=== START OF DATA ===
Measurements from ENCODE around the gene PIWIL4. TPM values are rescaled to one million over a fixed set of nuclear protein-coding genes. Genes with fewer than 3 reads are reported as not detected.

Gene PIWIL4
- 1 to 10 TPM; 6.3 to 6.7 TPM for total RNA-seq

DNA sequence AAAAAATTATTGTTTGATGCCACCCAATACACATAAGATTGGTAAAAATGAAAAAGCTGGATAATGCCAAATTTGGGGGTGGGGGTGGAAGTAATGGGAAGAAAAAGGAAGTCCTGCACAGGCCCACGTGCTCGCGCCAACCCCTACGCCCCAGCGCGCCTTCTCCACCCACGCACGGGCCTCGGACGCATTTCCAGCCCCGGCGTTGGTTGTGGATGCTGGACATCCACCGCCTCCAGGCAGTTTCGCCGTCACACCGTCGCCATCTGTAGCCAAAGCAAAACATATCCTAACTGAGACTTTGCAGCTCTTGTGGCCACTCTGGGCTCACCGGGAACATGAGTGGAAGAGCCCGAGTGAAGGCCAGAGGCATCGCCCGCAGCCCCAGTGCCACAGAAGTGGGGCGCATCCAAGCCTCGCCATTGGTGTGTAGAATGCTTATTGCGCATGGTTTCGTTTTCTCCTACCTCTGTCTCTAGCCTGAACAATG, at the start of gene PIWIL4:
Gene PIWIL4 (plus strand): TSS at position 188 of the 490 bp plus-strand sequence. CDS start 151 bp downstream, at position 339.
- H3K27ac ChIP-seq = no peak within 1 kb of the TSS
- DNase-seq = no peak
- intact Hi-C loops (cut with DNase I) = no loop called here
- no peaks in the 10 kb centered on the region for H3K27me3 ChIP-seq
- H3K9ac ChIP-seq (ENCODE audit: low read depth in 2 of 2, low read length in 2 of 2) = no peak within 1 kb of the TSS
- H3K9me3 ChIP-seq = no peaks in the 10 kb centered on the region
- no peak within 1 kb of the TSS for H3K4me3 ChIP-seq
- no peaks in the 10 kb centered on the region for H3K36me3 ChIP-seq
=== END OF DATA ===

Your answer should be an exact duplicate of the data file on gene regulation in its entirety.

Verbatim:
Measurements from ENCODE around the gene PIWIL4. TPM values are rescaled to one million over a fixed set of nuclear protein-coding genes. Genes with fewer than 3 reads are reported as not detected.

Gene PIWIL4
- 1 to 10 TPM; 6.3 to 6.7 TPM for total RNA-seq

DNA sequence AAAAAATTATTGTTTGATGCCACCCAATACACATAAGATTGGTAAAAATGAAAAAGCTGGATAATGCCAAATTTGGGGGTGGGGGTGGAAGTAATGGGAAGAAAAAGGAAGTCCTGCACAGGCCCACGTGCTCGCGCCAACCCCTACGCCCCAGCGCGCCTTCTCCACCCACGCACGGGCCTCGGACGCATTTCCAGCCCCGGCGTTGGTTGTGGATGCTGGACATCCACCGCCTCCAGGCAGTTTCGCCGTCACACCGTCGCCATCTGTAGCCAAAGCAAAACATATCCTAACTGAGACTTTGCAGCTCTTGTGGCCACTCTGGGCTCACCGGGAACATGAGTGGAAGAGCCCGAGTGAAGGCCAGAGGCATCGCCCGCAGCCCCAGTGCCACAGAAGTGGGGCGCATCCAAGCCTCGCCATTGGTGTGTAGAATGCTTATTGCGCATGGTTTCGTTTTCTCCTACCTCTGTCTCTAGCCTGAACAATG, at the start of gene PIWIL4:
Gene PIWIL4 (plus strand): TSS at position 188 of the 490 bp plus-strand sequence. CDS start 151 bp downstream, at position 339.
- H3K27ac ChIP-seq = no peak within 1 kb of the TSS
- DNase-seq = no peak
- intact Hi-C loops (cut with DNase I) = no loop called here
- no peaks in the 10 kb centered on the region for H3K27me3 ChIP-seq
- H3K9ac ChIP-seq (ENCODE audit: low read depth in 2 of 2, low read length in 2 of 2) = no peak within 1 kb of the TSS
- H3K9me3 ChIP-seq = no peaks in the 10 kb centered on the region
- no peak within 1 kb of the TSS for H3K4me3 ChIP-seq
- no peaks in the 10 kb centered on the region for H3K36me3 ChIP-seq